Anger as plans to replace landmark Wolverhampton hotel with Lidl store are approved

A once-vibrant landmark hotel in Wolverhampton – a favourite of showbiz greats in years gone by – is to be demolished and replaced with a new Lidl supermarket.

The Mercure Goldthorn Hotel is set for demolition to make way for a new supermarket
The Mercure Goldthorn Hotel is set for demolition to make way for a new supermarket

The historic former Goldthorn Hotel on Penn Road was this week condemned to the bulldozer by planning chiefs – despite almost 80 protests and a 105-signature petition from angry residents.

Lidl says the development will create 40 new full and part-time jobs and provide a major boost to the local economy.

However, the decision to demolish the building, which dates back to 1890, has sparked outrage among local conservationists, historians and city councillors.

Known as the Quality Hotel in recent years, in its heyday the venue was a popular choice for private parties and dinner theatre shows – and believed to be a favourite of showbiz stars including Bob Monkhouse and Diana Dors.

Several committee members had opposed the proposal, however, chair councillor Anwen Muston used her casting vote to push the plans through.

She said: “As a planning application, given the matters for consideration before the committee, there were no material reasons within the proposal for turning it down.

“If we had done so, Lidl would have appealed, costing the council considerable money, and they would easily have won their appeal.

“It wasn’t a matter of us not listening to residents’ concerns; it was us having to consider the matters outlined within the application.

“The only thing left to do was to move the decision from the chair, subject to conditions which were not contained in the proposal,” she added.

“These conditions will address the speed limit along Penn Road and mitigate against any traffic concerns as much as it is possible to do so on any busy main road these days.”

Speaking after hearing the news, Graiseley councillor John Reynolds, whose ward the hotel is in, said: “I am very disappointed at the loss of the Goldthorn Hotel, the loss of 28 mature trees and the upset this has caused to local residents.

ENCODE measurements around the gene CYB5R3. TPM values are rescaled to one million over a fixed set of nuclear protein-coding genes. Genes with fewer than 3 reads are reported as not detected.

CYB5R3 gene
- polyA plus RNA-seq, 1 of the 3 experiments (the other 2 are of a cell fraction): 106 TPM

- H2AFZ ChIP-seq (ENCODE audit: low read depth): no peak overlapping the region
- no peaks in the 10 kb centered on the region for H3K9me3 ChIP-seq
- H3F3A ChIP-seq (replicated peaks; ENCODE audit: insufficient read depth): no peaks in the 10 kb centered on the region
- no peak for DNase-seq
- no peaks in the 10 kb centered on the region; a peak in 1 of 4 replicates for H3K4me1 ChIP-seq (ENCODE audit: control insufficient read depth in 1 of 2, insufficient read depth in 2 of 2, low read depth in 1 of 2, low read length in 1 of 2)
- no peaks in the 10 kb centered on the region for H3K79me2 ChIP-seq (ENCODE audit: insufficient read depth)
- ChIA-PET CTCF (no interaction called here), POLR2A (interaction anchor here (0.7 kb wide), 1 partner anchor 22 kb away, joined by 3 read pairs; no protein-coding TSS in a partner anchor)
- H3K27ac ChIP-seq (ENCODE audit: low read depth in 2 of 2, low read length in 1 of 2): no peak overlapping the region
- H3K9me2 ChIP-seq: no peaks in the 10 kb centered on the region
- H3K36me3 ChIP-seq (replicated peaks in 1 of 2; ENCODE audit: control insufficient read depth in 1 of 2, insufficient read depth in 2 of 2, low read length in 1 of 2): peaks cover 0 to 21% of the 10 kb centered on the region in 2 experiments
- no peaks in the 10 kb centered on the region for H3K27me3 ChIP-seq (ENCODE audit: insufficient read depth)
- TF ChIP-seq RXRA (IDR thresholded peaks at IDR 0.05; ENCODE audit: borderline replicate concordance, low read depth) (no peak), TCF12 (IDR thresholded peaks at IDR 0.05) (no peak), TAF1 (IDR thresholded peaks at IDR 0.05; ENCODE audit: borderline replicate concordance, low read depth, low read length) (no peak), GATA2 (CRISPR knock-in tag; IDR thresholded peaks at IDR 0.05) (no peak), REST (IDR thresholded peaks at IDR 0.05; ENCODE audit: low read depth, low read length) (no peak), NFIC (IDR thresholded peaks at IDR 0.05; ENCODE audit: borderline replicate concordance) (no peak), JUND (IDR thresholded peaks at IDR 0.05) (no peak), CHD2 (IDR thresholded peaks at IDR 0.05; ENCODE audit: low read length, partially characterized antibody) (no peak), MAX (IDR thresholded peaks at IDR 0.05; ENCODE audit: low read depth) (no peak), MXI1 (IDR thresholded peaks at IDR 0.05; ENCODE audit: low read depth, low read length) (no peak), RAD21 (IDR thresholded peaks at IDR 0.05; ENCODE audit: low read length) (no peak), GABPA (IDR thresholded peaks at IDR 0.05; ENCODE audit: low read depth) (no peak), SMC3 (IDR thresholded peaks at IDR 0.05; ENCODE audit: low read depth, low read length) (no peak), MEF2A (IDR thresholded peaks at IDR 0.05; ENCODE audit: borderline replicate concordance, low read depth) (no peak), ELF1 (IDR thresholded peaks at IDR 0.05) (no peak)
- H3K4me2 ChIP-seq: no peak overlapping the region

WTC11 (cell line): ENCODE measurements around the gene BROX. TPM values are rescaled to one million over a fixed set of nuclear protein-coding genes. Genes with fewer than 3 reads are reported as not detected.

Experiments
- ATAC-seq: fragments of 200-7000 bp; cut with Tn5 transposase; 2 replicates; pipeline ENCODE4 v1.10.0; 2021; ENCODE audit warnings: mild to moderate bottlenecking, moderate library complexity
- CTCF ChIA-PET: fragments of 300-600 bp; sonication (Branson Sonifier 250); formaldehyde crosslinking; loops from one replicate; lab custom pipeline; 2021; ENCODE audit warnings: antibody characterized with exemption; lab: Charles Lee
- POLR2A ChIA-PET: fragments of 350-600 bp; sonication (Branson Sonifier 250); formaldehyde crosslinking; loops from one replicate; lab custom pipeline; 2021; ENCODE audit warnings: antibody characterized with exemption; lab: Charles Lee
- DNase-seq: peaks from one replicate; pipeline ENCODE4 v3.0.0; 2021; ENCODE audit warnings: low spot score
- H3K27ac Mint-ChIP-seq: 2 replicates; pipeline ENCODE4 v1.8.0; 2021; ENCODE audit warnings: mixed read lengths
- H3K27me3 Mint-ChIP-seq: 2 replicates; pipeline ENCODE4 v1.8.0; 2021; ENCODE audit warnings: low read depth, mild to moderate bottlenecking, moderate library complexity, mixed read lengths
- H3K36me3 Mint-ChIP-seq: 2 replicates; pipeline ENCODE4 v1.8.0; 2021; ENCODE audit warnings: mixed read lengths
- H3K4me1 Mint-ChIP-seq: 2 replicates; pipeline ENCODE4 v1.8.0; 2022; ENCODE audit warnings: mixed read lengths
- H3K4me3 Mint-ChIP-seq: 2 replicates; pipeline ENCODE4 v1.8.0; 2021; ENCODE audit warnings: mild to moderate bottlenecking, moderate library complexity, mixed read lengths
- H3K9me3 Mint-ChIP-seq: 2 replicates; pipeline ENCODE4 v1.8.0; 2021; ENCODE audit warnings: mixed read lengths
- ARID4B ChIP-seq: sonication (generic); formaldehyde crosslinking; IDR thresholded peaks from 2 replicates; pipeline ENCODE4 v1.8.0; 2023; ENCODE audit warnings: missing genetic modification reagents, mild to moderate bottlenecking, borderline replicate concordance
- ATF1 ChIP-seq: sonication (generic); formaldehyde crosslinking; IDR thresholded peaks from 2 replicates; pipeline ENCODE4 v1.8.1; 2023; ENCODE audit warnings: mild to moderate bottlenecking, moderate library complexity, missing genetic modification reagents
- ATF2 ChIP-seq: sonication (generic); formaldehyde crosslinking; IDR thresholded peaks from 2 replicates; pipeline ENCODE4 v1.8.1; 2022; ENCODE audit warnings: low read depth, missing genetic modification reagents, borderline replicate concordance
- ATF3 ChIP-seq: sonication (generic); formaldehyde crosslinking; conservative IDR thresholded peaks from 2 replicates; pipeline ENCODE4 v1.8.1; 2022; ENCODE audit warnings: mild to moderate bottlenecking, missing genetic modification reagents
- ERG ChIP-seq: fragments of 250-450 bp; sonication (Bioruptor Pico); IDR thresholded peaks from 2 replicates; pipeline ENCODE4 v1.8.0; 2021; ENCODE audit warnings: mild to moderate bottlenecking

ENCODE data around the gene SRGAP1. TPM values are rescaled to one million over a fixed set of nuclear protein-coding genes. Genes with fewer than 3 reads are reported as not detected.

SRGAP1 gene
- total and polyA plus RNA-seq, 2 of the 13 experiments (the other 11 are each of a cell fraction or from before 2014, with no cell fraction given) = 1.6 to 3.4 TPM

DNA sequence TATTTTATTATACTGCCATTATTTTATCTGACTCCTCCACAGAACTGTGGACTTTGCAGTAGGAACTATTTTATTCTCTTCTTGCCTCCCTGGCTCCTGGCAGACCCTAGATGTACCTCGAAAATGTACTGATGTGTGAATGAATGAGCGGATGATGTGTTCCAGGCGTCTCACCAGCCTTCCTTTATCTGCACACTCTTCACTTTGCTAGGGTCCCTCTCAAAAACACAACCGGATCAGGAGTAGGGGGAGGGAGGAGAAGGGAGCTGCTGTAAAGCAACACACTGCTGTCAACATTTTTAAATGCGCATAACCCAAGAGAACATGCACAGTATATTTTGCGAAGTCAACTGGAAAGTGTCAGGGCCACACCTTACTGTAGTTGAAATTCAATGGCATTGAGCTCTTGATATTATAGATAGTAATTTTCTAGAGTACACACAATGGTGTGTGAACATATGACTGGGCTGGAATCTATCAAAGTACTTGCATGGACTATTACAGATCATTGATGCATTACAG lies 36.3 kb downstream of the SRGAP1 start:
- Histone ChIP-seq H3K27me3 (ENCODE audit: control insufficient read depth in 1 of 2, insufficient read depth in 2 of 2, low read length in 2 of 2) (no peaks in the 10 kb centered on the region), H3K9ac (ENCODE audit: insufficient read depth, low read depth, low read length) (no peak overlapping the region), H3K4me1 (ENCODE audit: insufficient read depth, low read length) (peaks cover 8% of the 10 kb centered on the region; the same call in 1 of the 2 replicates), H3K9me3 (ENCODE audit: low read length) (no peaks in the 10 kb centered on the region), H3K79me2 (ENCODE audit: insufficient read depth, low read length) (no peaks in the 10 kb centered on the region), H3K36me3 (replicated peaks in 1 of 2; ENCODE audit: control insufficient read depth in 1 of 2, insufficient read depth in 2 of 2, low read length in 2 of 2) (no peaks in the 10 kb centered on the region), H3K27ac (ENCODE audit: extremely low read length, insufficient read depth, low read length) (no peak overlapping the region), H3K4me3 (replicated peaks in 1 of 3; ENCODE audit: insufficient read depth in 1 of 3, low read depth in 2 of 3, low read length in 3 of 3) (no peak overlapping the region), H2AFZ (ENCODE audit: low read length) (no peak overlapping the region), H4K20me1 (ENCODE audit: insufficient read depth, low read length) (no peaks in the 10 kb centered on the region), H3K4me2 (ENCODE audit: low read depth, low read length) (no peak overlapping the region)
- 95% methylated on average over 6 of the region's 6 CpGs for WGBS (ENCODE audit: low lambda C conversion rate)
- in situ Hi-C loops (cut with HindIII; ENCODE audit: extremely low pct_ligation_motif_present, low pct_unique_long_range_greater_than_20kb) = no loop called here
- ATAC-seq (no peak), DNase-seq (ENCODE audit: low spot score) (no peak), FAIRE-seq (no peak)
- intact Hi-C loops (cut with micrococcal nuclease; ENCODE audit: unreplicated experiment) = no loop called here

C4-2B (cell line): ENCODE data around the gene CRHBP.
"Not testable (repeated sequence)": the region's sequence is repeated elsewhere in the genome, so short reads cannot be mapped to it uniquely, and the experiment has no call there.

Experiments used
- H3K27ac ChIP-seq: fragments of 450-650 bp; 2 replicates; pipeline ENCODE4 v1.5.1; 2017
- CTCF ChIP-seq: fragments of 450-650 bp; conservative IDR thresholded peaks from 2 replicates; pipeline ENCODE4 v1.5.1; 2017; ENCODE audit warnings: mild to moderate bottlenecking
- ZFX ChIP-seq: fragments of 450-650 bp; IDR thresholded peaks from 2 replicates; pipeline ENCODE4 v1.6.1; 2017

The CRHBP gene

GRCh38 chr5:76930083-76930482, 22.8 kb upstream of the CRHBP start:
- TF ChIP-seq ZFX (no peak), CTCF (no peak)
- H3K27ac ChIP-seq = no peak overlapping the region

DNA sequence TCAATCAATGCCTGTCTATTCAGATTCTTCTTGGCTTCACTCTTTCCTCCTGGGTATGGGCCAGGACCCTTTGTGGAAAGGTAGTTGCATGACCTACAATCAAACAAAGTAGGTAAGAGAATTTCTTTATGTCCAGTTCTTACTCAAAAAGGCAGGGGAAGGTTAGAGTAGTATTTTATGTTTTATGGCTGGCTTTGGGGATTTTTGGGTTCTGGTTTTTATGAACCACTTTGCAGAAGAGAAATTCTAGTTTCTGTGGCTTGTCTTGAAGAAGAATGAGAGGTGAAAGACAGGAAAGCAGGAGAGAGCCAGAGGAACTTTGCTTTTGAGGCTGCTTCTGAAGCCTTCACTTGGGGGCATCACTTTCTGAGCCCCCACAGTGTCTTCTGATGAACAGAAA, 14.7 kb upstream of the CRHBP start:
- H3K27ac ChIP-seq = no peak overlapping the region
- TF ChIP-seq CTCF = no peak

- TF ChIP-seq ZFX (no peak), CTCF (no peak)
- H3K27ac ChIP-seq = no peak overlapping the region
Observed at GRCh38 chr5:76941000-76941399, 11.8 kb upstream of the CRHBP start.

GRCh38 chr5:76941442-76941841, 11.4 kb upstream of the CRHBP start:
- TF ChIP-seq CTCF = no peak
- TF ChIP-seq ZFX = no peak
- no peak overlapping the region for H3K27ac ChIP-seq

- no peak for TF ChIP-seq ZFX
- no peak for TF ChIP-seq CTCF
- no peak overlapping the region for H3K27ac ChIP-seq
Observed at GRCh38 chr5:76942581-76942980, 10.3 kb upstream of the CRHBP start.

“In the 70s and 80s the hotel was known as one of the smartest in the town and I have very fond memories of going to several posh parties there. I never saw anyone famous but always hoped I would. Sadly that is all there will be now – memories.”

Although not listed, the building was once the residence of John Rollings, director of Star Cycles, Cars and Commercial Vehicles, and vice-president and benefactor of the Royal Wolverhampton School from 1894 to 1909.

Leader of the Conservative group Councillor Wendy Thompson, who sits on the planning committee, said: “The Goldthorn Hotel is a historic part of the local community and I’m sure its loss will be felt deeply.

“The Conservative members on the planning committee carefully considered the plans put before it and on balance decided to vote against.

“Ultimately, it was Labour votes that carried this through with the Labour chairman casting their tie-breaking vote in favour of the development.”

David Dungar, of the Wolverhampton Society, said: “This is one of few historic buildings left on this part of Penn Road. In demolishing this Victorian house we are losing one of the last references to the historic streetscape.

“We are very upset about this decision and made it clear we weren’t happy about the plans from the start.

“There is already a Tesco close by and we can’t see the need for another supermarket to be built in the area, especially with the litter and traffic problems this will cause,” he added.

The many objections raised prior to approval included concerns over increased traffic and the risk of serious accidents, a potential rise in anti-social behaviour and the need for another supermarket in that area.

Councillor Paul Birch, who represents neighbouring Blakenhall and has been pushing for more hotels in the city for a number of years, said: “When a small number of people elected to represent our community ignore nearly 80 objections, then they are no longer representing us.

“I’d be willing to bet that for everyone who objected to this, there are a hundred people who stayed silent for whatever reason. This will hit the nearby Tesco store hard and also be a massive problem for traffic on Penn Road.

“In light of this terrible decision, I think the whole planning department should be fired,” he added.

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